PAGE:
B(h)uis / Hoogte Twee Architecten


Netherlands-based Hoogte Twee Architecten shared with us their project B(h)uis, a small pavilion built with PVC tubes. More images and architect’s description after the break.

© Hoogte Twee Architecten

“Through the centuries architects have used small construction works to experiment with spaces of limited form, scale and extent, but also to experiment with material and details.

As there’s a lack of well-equipped research laboratories, the research of material by architects focuses on potentials of existing (construction-) products in which mainly is sought for possibilities of improper use of materials. Our temporary residence is such an experiment. PVC tubes have inspired us to a design of a special object in which this material is no longer seen as a tube but as a hollow building stone.

© Hoogte Twee Architecten

The material is researched by its spatial characteristics and escapes its standard application. The transparency in the along-direction and the fixed wall in the cross-direction determine the spatiality.

By parallel stacking of the tubes as building stones a mass has been created which represents itself closed from four sides, but which is transparent, seen from the head sides. By hollowing out this mass a special residence will be created which will be provided by light seen from the head sides.”

© Hoogte Twee Architecten

Architects: Hoogte Twee Architecten – Arnhem
Location: Lent,
Project team: Martin-Paul Neys, Peter Groot, Cor Tiemens, Rudi Koster, Bart van den Hoven
Design year: 2005
Construction year: 2009
Photographs: Hoogte Twee Architecten
Material sponsor: Dyka Nederland b.v.

Cite: Jordana, Sebastian. "B(h)uis / Hoogte Twee Architecten" 10 Sep 2010. ArchDaily. Accessed 20 Sep 2014. <http://www.archdaily.com/?p=77487>


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    Any 10 years old can have this “innovative” ideas.
    Next, do we glue rubber ducks together to make more art?

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    A nice idea, but needs to be slightly bigger, about 10-20%. You can see that he can’t really fit his legs in behind the table in the picture.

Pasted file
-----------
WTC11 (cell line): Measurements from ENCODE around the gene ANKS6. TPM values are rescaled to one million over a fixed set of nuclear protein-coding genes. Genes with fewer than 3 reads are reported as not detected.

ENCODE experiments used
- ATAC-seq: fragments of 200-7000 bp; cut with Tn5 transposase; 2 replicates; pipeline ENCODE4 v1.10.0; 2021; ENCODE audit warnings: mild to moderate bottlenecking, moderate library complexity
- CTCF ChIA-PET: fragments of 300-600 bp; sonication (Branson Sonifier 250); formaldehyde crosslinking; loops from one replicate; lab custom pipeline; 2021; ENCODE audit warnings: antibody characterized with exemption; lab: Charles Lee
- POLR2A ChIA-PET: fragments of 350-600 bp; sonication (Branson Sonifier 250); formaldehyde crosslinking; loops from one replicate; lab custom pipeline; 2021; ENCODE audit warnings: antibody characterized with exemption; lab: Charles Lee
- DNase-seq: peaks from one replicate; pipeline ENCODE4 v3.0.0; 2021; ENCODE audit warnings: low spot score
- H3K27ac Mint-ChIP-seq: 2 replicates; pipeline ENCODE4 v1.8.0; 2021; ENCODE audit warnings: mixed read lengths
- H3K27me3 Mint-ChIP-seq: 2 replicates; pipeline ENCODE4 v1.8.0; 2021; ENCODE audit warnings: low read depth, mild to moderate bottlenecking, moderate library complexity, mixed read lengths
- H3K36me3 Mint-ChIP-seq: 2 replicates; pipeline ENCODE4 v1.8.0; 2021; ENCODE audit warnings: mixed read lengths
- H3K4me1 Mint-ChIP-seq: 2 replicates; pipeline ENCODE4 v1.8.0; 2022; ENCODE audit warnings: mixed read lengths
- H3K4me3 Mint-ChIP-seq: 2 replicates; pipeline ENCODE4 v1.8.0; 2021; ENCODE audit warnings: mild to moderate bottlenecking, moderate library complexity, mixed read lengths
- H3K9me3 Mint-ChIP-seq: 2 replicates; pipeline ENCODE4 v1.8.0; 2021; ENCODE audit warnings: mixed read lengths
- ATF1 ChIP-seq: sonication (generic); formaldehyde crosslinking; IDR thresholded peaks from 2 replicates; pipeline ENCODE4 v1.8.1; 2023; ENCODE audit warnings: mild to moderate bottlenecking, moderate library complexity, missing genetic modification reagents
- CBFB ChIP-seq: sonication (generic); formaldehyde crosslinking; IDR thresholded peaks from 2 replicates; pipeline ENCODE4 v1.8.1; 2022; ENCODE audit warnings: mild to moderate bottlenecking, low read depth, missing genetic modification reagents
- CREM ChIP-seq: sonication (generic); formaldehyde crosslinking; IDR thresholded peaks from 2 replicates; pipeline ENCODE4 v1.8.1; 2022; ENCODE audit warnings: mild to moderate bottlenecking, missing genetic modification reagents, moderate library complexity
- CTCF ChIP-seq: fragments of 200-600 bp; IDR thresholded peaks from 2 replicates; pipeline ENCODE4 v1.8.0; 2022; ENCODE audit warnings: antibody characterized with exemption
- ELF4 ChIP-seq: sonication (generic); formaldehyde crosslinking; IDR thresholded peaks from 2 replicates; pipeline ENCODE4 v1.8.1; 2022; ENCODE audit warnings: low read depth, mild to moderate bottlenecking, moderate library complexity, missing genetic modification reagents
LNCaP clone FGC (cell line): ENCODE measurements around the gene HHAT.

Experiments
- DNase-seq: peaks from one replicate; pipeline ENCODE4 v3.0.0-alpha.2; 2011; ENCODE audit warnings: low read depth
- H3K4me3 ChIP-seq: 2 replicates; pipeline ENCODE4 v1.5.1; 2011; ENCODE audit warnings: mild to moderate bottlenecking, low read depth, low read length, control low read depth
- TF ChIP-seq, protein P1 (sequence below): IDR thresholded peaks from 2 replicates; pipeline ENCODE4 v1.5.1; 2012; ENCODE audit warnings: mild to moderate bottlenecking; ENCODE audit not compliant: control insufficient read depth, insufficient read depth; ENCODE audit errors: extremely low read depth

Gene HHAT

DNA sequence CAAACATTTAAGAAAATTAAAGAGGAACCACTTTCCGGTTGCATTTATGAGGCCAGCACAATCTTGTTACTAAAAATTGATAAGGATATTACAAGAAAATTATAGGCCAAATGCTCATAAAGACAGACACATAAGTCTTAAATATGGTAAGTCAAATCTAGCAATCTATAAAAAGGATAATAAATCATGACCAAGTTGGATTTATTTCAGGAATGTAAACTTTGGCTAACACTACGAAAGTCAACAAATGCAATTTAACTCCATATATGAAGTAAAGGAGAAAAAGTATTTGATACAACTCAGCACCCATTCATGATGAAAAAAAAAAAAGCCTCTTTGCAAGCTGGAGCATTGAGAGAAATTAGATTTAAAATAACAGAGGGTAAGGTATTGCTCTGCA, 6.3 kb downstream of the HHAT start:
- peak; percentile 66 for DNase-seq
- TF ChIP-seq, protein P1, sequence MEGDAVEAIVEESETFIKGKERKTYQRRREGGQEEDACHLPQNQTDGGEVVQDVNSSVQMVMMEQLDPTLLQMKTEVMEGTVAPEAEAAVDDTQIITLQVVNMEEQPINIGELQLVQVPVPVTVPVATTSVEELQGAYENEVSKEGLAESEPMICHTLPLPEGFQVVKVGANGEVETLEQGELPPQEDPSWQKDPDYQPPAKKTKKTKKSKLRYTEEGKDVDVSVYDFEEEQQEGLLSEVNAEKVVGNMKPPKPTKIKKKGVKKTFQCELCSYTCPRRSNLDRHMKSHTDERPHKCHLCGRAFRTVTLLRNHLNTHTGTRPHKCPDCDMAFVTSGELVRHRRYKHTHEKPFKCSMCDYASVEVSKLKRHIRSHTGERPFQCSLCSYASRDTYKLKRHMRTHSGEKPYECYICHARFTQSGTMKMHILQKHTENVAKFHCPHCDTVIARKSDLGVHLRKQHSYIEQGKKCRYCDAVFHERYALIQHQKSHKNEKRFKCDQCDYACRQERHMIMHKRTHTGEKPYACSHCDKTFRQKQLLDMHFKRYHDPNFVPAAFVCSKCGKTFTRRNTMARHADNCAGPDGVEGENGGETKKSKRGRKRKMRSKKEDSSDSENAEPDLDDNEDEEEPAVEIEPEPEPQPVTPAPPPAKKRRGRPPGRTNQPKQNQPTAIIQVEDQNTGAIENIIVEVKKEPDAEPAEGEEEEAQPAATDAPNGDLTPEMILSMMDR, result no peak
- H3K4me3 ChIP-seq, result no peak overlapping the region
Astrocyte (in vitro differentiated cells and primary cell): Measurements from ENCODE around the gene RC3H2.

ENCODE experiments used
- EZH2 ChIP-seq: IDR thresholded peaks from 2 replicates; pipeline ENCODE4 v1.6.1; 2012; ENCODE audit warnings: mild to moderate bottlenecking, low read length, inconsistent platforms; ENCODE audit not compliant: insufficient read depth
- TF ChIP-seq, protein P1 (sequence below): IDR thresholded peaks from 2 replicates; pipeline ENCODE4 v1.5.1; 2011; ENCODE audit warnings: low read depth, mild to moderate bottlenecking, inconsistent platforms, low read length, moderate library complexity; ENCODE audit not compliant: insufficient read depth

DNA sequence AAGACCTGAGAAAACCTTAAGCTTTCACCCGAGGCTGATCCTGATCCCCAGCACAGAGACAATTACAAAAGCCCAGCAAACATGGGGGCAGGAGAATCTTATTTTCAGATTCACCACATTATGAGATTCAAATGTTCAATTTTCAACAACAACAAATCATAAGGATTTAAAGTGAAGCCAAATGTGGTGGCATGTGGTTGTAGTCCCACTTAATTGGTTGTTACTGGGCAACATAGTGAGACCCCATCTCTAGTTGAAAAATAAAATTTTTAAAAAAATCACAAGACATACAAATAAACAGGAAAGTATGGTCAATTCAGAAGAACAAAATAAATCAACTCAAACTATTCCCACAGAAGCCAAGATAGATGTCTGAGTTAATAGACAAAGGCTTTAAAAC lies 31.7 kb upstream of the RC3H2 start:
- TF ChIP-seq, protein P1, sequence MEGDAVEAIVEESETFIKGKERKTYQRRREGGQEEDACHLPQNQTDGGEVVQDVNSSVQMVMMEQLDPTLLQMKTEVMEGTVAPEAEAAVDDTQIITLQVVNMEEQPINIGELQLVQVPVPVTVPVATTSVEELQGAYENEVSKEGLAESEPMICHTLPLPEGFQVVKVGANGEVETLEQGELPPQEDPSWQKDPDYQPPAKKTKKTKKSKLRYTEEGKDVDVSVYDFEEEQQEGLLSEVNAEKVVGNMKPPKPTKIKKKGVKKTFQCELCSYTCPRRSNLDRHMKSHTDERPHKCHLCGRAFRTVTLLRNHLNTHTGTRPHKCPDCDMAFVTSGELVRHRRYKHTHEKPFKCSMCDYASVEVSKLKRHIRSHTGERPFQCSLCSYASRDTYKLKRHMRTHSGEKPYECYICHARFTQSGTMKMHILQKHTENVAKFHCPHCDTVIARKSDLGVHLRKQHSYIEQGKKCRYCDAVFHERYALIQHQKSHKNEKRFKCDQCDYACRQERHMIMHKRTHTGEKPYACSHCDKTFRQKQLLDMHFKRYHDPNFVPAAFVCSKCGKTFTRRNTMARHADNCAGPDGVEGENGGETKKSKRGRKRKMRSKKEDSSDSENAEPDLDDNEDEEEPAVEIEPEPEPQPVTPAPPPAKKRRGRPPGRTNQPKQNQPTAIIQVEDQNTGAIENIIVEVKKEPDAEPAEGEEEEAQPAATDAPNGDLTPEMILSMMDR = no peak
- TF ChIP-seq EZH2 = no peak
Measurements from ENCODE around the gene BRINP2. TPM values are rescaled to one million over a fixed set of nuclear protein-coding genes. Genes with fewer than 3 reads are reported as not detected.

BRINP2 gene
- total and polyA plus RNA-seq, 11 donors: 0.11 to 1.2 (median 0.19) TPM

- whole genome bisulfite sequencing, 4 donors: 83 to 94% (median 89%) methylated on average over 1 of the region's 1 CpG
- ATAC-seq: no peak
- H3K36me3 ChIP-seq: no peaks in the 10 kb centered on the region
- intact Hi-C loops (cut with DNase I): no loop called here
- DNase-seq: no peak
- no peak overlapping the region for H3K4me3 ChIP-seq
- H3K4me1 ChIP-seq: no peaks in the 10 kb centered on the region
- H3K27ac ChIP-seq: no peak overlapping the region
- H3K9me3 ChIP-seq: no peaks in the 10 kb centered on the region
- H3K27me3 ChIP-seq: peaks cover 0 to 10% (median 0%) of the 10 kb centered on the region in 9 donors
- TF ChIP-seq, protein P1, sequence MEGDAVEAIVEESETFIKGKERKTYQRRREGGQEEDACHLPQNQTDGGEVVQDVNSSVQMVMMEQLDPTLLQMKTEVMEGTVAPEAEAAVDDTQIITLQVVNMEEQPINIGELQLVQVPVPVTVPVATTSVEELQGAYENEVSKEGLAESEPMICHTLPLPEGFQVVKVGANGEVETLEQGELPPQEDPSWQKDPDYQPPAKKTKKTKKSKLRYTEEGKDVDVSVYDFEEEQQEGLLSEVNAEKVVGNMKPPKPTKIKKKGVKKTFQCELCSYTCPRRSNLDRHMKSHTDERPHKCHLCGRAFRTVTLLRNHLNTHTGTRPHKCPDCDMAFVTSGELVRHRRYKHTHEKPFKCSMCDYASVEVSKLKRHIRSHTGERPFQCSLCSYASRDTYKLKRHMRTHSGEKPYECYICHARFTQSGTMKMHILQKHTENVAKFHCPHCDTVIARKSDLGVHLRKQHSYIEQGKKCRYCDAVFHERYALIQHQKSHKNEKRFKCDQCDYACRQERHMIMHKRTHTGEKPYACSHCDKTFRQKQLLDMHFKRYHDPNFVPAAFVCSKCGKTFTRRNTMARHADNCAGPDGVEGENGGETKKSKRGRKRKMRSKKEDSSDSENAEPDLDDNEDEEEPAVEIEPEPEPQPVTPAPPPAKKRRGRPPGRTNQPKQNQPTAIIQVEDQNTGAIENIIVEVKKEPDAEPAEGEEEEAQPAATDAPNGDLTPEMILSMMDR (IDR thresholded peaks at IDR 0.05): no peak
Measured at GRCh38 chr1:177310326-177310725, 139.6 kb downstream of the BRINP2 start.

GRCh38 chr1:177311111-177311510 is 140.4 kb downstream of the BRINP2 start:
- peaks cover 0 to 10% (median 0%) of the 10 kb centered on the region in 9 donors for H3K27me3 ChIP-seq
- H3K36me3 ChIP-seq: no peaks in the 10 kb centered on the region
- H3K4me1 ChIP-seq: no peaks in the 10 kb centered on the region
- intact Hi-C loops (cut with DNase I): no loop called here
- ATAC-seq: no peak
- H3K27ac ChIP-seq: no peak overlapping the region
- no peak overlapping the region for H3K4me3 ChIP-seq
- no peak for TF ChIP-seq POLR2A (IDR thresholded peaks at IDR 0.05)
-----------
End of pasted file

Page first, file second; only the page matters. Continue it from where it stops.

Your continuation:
But other than that, it’ll brighten up a public space quite well!

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    I agree that the scale should be enlarged, but much more than what others have suggested. The inherent tubular shape of the PVC almost suggests that the form could be more fluid, as if emerging from the ground and create more levels.

    It might be a good exercise to push this concept as far as it can go. As good as this looks at such a small scale, I can only imagine what it would look like at a bigger scale (not just in human proportions, but also the scale of the design).

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    @ Anger — Agreed! Slightly bigger and this space could be used by all.

    @ Andrew — I quite like that the overall shape is not that fluid. I think the squareness offsets and complements all the circles from the PVC.

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    @ Andrew

    I think the fluidity of lines emerging from the collection of PVC in contrast to the rectilinear packaging of the pavilion is what makes this interesting. The interior remains an organic undulating space for the use by (organic) people while the exterior planes relate directly to the orthogonal geometry of the built environment. Creating a fluid form with PVC would suggest changing from the linear nature of PVC construction (a found item) to a processed form would alter the inherent nature of the concept and I fear it would lose its uniqueness.

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    Lately I’ve been intrigued by the idea of interactive statues/structures that draw people into a space or act as an intermediary between public and private spaces. When I walk past the art museum right next to my campus, there are hardly ever any people sitting in the lawn or courtyard that was obviously intended to be a public area. I found myself pondering ways to give this space a new purpose, and the idea of a statue as a functional piece of art was very appealing. It could almost double as a structure for sitting or playing, a way to entice young children to the space (and thus their guardians).

    This amazing little pavilion achieves all of the above with a simplistic and absolutely stunning composition of PVC tubes that entices all ages to enjoy taking a seat, either on the tubes or inside of them. I can only imagine how this might give life to currently empty public spaces which were originally intended to be used as a place for people to enjoy.

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    It’s so intriguing how these PVC pipes, just hollow tubes, can all at once create form and void. I like that the structure fluctuates, appearing and then disappearing as the viewer walks around it. In the picture with the people sitting in the pavilion, there is a slight illusion that they are floating in space. It’s cool to see innovation in use of material, especially if the material might now be used again. Also, the public seems to interact well with the pavilion.

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